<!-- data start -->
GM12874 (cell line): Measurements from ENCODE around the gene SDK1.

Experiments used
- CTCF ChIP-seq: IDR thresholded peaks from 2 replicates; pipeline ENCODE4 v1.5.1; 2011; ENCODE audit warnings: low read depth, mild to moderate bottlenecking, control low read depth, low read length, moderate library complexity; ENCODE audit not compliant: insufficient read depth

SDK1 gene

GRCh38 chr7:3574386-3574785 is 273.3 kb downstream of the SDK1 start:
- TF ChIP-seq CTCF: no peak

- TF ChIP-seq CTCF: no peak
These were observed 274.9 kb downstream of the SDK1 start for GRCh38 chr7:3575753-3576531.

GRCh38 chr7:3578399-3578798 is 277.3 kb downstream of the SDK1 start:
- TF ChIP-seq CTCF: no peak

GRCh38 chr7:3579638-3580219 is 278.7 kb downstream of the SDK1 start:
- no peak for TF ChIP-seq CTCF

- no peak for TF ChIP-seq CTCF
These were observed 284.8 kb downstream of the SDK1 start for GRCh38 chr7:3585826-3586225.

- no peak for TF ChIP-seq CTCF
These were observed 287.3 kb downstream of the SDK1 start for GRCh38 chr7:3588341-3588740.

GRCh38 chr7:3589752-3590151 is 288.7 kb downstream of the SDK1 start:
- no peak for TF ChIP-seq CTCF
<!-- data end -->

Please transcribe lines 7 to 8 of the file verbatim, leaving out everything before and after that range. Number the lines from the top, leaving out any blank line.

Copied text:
- TF ChIP-seq CTCF: no peak
These were observed 274.9 kb downstream of the SDK1 start for GRCh38 chr7:3575753-3576531.